managing pressure roseanna sunley

Pressure can be a negative thing, but when managed correctly, pressure can also be one of your best allies for progress.

At the risk of saying the words ‘pressure’ and ‘progress’ too many times in a 3-line introduction, there is no progress without pressure.

Let’s move on, shall we?

Pressure versus stress

First, it’s important to clarify that pressure is not the same as stress.

You can feel pressure because you have to get a task done on time, and/or because you really need to kick ass in your next sales pitch.

Stress, on the other hand, is the reaction you have to that pressure.

We all have our own internal pressure gauge which tells us how much pressure we can handle as an individual.

We experience stress when we have reached our limit. Sometimes followed by a complete mental breakdown if we exceed those limits for a considerable amount of time.

Avoiding pressure?

By avoiding pressure, you can avoid stress. This is true.

…but by avoiding pressure you also stay in your comfort zone, and let’s be honest, zero progress is made when you stay in your comfort zone.

We all need to challenge ourselves, to step outside the box, to get comfortable with being uncomfortable, yada yada yada.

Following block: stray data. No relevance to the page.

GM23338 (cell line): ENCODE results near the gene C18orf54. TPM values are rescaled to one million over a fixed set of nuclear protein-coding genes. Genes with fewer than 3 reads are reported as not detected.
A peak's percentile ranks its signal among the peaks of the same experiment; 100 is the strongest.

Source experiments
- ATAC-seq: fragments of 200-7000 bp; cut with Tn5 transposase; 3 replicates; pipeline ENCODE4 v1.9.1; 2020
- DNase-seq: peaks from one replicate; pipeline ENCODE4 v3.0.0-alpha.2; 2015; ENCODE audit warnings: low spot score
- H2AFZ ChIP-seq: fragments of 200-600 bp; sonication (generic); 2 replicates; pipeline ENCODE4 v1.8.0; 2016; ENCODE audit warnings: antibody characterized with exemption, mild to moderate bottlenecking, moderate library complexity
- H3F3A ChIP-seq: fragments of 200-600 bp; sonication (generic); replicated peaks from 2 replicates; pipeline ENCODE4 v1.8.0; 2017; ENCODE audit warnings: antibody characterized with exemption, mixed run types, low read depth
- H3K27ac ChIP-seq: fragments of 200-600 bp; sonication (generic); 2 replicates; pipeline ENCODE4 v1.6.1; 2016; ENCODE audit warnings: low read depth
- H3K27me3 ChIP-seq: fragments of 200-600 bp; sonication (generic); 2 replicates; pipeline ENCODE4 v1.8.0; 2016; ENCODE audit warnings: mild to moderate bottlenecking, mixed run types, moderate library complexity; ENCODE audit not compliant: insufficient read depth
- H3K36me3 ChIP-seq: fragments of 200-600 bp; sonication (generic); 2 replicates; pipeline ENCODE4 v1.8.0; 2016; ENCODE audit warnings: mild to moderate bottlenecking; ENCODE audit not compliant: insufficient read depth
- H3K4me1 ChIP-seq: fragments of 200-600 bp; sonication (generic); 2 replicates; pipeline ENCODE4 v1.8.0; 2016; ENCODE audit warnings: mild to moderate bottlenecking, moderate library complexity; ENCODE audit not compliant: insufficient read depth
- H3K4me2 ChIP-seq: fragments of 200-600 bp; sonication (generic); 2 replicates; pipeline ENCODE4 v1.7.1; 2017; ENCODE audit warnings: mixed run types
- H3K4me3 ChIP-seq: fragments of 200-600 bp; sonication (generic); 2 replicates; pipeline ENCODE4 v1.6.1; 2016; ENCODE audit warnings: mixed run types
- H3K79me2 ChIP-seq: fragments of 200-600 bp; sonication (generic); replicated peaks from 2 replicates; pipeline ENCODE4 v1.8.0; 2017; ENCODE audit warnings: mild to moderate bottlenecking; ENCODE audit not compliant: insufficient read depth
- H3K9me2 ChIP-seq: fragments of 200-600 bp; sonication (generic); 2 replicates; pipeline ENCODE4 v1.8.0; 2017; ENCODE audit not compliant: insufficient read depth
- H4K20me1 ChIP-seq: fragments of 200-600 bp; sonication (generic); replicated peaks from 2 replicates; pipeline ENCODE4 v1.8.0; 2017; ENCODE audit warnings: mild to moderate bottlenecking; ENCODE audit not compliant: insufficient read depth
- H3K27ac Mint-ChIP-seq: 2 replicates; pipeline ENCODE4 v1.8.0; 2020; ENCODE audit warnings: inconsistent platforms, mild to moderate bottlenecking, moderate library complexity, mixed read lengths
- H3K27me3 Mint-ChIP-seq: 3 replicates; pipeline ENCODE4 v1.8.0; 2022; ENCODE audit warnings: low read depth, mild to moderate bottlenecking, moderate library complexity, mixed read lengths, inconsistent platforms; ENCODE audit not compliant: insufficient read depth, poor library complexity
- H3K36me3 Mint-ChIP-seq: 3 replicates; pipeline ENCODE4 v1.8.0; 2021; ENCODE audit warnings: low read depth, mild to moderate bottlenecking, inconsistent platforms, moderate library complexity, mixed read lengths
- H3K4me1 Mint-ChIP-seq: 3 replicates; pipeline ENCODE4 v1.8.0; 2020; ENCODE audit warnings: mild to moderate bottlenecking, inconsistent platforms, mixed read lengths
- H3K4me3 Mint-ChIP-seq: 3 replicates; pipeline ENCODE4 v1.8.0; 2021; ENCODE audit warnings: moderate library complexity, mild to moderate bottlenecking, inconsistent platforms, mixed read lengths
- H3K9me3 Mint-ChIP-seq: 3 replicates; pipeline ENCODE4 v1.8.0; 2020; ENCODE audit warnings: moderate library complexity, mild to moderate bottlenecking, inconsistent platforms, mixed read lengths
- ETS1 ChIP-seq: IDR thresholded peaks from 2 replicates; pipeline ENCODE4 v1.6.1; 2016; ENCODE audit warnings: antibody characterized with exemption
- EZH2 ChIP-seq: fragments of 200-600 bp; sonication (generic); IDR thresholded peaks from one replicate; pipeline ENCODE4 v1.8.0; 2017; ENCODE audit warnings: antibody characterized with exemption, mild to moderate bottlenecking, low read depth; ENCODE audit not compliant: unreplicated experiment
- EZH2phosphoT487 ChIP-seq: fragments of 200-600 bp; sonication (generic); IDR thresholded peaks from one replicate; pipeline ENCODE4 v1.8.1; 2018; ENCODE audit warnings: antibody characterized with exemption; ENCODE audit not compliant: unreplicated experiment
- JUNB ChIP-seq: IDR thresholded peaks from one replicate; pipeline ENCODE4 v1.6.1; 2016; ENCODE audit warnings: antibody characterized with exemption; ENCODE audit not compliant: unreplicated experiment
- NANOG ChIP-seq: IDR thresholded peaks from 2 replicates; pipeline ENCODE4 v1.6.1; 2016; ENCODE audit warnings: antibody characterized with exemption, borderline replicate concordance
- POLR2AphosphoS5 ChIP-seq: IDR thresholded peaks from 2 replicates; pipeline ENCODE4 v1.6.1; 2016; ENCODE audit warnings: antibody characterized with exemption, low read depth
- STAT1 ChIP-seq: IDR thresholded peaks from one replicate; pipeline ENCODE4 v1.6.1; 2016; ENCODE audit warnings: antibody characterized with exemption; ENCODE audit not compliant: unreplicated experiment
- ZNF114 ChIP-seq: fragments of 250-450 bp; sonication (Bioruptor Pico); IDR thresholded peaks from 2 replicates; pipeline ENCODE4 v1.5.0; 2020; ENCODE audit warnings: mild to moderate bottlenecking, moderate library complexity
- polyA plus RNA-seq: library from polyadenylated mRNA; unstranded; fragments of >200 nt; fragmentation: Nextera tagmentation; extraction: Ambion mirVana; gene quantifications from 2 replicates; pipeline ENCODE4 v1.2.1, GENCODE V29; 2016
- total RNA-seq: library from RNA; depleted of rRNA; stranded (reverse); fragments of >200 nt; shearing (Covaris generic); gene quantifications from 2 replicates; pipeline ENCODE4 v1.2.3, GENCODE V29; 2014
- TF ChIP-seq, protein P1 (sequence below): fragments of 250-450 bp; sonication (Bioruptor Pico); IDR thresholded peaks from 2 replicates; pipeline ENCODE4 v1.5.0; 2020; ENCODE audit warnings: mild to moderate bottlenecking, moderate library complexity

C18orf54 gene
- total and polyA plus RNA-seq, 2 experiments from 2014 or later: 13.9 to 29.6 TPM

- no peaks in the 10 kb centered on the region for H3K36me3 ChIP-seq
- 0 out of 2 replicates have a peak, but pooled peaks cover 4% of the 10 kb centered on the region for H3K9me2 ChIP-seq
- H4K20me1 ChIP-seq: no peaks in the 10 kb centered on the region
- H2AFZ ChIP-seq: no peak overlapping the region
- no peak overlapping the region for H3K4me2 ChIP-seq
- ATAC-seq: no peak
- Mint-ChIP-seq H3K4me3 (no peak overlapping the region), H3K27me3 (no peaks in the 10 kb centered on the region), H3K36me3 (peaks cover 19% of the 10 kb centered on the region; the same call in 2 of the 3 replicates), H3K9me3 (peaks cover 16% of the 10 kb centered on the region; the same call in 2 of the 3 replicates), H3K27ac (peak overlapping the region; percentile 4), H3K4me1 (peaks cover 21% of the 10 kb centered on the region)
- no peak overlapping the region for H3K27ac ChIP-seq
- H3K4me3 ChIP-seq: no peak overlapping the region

Pressure forces us to focus. It can increase our energy levels and enthusiasm, as well as improve our time management and productivity.

When pressure is applied in a positive and managed way, it’s not something to run from. Instead, it’s an opportunity to step up the plate.

Related Read: Why Successful People Regularly Fail (and Why You Should Too)

NOTE: Pressure can also be applied in a negative and reckless way. This is usually external pressure, such as a boss’s inconsistent and extraordinary demands. (As opposed to internal pressure which we place on ourselves.) If you do experience negative pressure, then yes, by all means, give it the finger and run from it!

Increasing your ability to manage pressure

How many times have you read “Must work well under pressure” in a job advertisement?

The ability to positively handle large amounts of pressure is a desirable skill.

On one end of the scale, there are people who crumble like a tortilla chip under the smallest amount of pressure. And, on the other end of the scale, there are people who never break no matter how great the force. These latter people are diamonds.

Your goal is to move up the scale, from a fragile tortilla chip to a harder-than-nails diamond.

The making of a diamond

“Diamonds are formed under pressure, but never forget, they are not formed overnight.”

Contrary to popular belief, diamonds are not made from coal, but from carbon. The carbon is buried about 100-miles underground, heats up to about 2200°F, undergoes 725,000 lbs per square inch of pressure before it rushes towards the Earth’s surface to cool. This process takes a mere 1 to 3.3 billion years.

There are two important points you need to take away from that.

  1. The pressure is increased gradually over time.